wines at the White House during the Kennedy years. The official name is Chteau
Petrus but even its label refers to it as simply "Petrus." The grapes are
usually harvested early and left to mature slowly. Extremely fruity, suggestions
of berries, vanilla, mocha, and oak emanate from its rich purple robe. The
finish is something to wait for as it caresses the palate. A truly exquisite
vintage, it should reach maturity after the year 2012.
Dom. Romane Conti 1997 - app. $1,540 This French red Burgundy smells of
berries, spices and leather. Dark in color, it hints at flavors of soy sauce,
flowers and licorice. The aroma is rich and penetrating without being too
profound. The Romane Conti is a rare wine that has carved a niche for itself
along the years. At over fifteen hundred dollars a bottle, it no longer has
anything to prove. Consistently, the Romane Conti fetches prices around the
thousand dollar mark no matter the vintage.
You should take note that the wine market has many
intermediaries that have a direct effect on prices. Importers, wholesalers and
retailers are all out to make a profit, so prices may vary depending on the
level at which you get involved. Also, auctions often get out of hand and may
entail heavier prices.
From 10 most expensive wines in the world above, which wine do you like to try? I do not have any preferences - not a big fan of red wines... but like to take a bottle to my friends' party - good old Yellow Tail Reserve always help me - my friends value the quality and the great taste of it :o)
Would you like to continue a count down, no actially count up? Let' do it!
Ever wonder what $4,000 tastes like? How about $20,000, $50,000 or $100,000? While some might just long to make this amount in a year, others desire to contain that large sum of cash in a bottle of wine -- which they may or may not be able to drink.
While the sale of some of these notable wines exceeds the price of a family-sized home, it has not deterred people from purchasing such rare vintage bottles that once belonged to Thomas Jefferson, or ones saved from a shipwreck. Some argue that a bottle of wine is more than what it seems -- it is actually a work of art. With that perspective, it becomes easy to see why some bottles skyrocket in price. Just better be sure that bottle isn't corked.
1978 Montrachet: $24,000
A collection of seven bottles of white wine from Domaine de la Romanée-Conti sold for almost $24,000 a bottle in 2001. Quite a pretty penny for a bottle of wine -- good thing they were still drinkable.
*** 1865 Chateau Lafite: $27,000
This 150-year-old double magnum bottle sold for $111,625. It belonged to a Florida-based business man and was purchased by a European private collector over the telephone. That makes it about $27,000 for a 750 ml bottle, and about $4650 a glass.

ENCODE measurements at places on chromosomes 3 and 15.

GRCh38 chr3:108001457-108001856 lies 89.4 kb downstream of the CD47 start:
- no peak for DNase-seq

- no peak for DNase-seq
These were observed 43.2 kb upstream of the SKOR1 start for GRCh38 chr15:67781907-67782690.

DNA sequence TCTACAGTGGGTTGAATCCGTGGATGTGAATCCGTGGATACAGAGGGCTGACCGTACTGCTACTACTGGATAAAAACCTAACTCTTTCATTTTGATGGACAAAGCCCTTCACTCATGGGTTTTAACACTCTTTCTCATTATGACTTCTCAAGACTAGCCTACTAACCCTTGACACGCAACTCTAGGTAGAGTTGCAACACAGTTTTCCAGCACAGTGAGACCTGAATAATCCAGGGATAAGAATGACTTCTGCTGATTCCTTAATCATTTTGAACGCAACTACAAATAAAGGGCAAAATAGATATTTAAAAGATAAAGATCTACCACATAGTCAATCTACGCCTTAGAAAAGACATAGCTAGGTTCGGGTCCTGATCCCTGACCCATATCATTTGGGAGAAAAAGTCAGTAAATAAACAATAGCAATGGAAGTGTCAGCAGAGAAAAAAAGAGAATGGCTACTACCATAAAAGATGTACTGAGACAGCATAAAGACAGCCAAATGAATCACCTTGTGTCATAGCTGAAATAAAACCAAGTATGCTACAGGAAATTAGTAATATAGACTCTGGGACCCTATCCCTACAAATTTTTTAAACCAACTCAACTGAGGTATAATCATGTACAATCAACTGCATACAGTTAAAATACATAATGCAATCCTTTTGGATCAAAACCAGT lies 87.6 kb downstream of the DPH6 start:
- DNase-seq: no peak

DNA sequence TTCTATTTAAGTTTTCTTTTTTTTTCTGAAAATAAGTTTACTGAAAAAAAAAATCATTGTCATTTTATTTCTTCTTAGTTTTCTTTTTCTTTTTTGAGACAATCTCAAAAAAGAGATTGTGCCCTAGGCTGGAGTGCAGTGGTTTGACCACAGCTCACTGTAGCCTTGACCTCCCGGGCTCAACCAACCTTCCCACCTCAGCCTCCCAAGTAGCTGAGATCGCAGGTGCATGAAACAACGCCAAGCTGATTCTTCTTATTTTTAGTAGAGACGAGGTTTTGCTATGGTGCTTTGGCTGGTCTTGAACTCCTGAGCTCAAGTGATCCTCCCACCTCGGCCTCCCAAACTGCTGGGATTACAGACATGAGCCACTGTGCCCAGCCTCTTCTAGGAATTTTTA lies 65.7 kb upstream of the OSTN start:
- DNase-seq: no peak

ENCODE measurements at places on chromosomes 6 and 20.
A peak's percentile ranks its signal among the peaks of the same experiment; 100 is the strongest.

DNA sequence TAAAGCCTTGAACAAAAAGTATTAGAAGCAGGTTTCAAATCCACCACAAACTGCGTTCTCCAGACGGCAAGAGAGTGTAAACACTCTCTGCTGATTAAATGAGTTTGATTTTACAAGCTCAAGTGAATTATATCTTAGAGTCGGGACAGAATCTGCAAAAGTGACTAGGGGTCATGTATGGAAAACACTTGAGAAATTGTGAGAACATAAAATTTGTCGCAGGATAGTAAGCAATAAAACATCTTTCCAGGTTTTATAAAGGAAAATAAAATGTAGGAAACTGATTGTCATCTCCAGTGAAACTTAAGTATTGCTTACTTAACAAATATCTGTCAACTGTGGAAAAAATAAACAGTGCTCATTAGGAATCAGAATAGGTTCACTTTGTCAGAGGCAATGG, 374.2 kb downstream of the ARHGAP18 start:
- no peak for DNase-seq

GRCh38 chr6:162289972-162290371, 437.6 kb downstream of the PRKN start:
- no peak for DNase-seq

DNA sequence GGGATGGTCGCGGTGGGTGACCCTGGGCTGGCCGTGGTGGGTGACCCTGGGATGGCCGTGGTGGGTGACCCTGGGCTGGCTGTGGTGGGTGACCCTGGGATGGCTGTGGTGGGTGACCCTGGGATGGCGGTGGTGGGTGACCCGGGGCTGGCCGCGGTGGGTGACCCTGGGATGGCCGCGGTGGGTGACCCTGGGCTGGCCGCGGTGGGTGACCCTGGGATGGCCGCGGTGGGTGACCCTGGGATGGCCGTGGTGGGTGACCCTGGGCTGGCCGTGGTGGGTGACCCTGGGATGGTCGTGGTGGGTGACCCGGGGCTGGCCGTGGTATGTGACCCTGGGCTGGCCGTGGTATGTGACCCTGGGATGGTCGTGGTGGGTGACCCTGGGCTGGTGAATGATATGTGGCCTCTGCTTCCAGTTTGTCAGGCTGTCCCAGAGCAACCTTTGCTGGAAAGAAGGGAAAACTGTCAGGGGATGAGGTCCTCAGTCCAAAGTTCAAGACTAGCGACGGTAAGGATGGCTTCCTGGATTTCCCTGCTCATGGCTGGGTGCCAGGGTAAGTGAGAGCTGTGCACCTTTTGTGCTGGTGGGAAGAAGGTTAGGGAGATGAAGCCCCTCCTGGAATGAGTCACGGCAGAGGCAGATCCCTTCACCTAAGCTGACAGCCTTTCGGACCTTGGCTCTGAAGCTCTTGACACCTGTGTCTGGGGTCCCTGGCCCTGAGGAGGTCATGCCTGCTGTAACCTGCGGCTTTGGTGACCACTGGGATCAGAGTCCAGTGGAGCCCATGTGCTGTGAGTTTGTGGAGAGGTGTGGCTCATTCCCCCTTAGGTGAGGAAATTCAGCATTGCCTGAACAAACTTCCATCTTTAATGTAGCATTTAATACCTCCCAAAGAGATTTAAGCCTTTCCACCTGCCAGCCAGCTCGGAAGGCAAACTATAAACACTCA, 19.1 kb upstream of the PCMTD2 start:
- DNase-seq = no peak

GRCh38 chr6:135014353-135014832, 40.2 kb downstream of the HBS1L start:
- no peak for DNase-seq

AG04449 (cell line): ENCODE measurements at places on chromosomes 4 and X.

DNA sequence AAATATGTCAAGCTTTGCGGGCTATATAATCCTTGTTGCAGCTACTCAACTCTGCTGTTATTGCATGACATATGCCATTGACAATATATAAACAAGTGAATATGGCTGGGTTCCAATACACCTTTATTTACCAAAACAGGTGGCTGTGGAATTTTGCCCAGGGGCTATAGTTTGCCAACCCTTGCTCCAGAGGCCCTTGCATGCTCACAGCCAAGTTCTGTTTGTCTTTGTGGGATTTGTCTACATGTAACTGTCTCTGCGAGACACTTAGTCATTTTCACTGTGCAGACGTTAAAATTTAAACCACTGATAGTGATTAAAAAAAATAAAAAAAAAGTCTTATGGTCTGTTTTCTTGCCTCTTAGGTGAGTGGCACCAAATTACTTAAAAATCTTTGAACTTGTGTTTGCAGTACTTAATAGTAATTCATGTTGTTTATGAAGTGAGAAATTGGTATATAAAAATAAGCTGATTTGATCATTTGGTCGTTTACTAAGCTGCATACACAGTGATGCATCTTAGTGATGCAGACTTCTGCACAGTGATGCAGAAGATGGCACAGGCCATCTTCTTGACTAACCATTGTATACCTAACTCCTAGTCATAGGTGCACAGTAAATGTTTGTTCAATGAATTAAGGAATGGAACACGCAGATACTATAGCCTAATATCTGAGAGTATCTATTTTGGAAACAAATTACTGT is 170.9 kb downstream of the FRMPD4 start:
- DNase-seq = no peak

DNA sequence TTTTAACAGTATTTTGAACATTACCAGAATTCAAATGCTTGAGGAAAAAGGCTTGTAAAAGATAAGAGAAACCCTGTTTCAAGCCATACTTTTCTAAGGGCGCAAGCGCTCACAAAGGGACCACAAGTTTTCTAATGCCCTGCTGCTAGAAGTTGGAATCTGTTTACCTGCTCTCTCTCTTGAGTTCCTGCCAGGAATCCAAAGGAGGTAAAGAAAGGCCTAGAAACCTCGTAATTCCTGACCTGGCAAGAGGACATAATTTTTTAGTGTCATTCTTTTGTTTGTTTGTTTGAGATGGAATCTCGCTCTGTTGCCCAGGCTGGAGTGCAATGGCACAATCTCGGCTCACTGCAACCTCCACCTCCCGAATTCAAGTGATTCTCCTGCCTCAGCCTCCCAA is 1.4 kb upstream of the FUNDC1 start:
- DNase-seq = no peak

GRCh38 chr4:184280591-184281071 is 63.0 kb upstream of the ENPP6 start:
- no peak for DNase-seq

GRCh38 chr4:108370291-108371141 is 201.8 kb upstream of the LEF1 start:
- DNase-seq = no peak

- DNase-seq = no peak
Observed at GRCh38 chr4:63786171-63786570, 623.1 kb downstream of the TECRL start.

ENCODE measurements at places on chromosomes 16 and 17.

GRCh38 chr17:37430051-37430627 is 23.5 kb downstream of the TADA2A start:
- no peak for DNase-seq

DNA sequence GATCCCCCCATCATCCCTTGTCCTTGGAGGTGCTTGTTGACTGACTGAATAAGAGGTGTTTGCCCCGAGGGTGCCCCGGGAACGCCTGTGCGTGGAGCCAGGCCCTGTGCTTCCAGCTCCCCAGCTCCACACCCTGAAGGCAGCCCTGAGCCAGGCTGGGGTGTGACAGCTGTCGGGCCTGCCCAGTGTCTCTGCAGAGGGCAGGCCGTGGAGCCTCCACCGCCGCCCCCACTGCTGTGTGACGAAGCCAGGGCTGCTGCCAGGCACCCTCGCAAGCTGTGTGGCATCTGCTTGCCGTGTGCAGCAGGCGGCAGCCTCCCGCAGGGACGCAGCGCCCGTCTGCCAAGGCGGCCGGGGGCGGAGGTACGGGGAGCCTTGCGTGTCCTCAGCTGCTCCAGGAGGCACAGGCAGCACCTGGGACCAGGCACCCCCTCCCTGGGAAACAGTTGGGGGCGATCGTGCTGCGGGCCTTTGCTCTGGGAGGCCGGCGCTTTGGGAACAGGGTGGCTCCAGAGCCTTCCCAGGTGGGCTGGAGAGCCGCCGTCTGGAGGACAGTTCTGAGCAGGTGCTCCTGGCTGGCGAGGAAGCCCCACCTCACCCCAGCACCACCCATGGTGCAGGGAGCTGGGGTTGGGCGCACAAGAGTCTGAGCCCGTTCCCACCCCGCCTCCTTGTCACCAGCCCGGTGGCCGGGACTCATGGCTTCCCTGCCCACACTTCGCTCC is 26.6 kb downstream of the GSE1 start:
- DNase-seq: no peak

*** Royal DeMaria: $30,000
Ice wine, a dessert wine that is made from grapes frozen on the vine before the fermentation process begins, is more expensive than other kinds of wine. This one bottle in particular sold for $30,000 in 2006. You could buy a Mini Cooper for that price.
*** 1775 Massandra: $43,500
A Sherry from this Russian vineyard sold at Sotheby's for $43,500 in 2001 (about $52,000 today). It is the oldest known bottle from Massandra to date.
*** 1945 Chateau Mouton-Rothschild: $47,000
Belonging to the owner of Chateau Mouton-Rothschild's personal cellar, this 6-liter bottle was sold by Sotheby's New York for $310,700. That equals about $47,000 for each 750 ml.
*** 1787 Chateau Yquem: $100,000
A vintage Sauternes, this bottle was snatched up by U.S. wine collector for just $100,000.
*** 1811 Chateau d'Yquem: $117,000
This bottle of Sauterne became the most expensive bottle of white wine to date when Christian Vanneque purchased it this year for $117,000. It is claimed to be one of the greatest wines in the history of Bordeaux and one of the most supreme vintages ever produced.
*** Romanée Conti 1945: $123,900
This wine was produced during WWII -- before the outbreak of phylloxera -- and only 600 bottles were created. Quite a rare wine, a U.S. collector paid $123,900 for this bottle. It was sold in record breaking time at Christie's fine-wine auction.
*** 1787 Chateau Lafite: $160,000
Sold in 1985 to Malcolm Forbes, this bottle was said to be a part of Thomas Jefferson's collection and features his initials on the bottle. Forbes paid $160,000 for it, which today equates to about $315,000. This wine is no longer drinkable, and was purchased solely as a collectors item.
*** 1869 Château Lafite: $233,972
Estimated to reach $8,000 in value, this bottle ended up selling for $233,972 in 2010 to an anonymous Asian bidder. The auction house was absolutely stunned. Prices for Lafite are stratospheric in Asia; it is considered a luxury purchase and a much sought-after gift item.
*** 1947 Château Cheval Blanc: $304,375
This bottle sold for $304,375. Known to be one of the greatest Bordeaux of all time, it was previously owned by an anonymous Swiss collector and was sold at an auction at Christie's in Geneva. It can still be enjoyed today and can even be kept for another 50 years without any problems.
*** 1907 Heidsieck: $275,000
Lost in a shipwreck, this bottle was part of a shipment to the Russian Imperial family in 1916 and was discovered by a ship driver in 1997. Each bottle sold of Heidsieck sold for $275,000.